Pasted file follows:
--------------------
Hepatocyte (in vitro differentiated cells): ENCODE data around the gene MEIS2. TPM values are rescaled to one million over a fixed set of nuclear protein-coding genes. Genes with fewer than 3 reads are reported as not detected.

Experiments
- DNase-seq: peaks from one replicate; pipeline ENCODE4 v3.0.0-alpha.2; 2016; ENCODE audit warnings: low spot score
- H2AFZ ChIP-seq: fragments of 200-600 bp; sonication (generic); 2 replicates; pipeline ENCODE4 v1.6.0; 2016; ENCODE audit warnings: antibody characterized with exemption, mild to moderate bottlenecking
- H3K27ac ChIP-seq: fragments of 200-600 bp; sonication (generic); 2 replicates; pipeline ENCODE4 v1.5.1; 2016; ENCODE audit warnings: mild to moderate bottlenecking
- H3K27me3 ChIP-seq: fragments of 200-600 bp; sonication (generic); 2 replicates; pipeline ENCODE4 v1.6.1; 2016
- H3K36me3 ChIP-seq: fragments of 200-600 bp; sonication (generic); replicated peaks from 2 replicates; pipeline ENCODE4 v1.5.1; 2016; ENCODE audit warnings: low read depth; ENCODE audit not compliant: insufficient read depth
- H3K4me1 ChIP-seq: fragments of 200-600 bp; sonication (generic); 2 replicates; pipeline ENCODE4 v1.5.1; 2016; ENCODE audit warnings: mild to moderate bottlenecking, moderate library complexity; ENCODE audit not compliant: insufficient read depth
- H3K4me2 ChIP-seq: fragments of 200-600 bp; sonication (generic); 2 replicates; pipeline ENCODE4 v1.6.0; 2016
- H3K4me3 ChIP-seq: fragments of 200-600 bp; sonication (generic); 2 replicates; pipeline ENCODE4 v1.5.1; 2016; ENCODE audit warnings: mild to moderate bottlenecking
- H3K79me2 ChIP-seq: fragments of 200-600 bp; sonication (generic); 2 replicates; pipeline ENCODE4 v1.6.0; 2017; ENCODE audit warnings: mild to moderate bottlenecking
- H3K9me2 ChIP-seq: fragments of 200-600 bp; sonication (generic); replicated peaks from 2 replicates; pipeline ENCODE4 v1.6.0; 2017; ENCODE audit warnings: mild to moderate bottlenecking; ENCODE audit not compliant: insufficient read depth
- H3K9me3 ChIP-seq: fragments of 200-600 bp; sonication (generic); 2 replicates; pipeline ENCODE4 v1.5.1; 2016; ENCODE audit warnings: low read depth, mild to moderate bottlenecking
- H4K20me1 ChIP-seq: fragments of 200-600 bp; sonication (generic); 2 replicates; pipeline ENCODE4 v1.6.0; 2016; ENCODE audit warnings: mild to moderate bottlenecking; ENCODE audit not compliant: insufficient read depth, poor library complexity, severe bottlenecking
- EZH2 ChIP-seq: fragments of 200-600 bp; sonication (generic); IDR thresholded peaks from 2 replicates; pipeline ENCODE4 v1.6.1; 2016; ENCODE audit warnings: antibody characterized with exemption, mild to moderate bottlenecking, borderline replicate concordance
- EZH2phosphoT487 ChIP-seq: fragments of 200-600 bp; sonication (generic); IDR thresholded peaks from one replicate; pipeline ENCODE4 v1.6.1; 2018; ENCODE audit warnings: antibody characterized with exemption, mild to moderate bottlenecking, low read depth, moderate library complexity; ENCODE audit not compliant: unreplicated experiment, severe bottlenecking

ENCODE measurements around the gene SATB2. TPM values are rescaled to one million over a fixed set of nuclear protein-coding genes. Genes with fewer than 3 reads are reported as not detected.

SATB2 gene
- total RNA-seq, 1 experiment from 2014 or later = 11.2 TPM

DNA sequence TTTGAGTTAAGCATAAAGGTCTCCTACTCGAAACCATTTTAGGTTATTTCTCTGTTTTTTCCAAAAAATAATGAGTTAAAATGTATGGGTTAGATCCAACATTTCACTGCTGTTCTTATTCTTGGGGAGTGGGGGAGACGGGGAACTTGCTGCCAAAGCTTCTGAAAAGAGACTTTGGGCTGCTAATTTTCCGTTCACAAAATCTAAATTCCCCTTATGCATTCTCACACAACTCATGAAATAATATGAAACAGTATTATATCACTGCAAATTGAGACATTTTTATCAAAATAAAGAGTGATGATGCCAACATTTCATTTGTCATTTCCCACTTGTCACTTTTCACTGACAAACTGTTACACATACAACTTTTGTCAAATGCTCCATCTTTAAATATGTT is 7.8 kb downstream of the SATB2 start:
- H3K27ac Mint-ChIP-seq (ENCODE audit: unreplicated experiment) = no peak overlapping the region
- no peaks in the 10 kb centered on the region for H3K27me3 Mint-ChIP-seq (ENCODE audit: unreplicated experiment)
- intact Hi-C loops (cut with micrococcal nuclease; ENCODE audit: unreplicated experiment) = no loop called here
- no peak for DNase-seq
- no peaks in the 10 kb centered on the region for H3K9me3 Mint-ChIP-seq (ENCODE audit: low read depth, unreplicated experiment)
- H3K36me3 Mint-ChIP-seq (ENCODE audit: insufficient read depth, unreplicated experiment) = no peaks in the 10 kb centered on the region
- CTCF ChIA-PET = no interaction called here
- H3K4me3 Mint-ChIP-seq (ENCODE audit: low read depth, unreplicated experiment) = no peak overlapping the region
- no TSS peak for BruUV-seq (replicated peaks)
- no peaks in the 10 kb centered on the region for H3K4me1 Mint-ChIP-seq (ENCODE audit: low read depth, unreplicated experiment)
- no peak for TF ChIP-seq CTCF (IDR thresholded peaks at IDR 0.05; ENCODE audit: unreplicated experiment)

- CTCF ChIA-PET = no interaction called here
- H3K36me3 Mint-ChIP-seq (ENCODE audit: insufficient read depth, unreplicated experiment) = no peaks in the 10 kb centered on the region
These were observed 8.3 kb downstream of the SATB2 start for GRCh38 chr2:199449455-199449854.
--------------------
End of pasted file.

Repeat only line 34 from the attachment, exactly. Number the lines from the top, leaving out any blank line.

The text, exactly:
These were observed 8.3 kb downstream of the SATB2 start for GRCh38 chr2:199449455-199449854.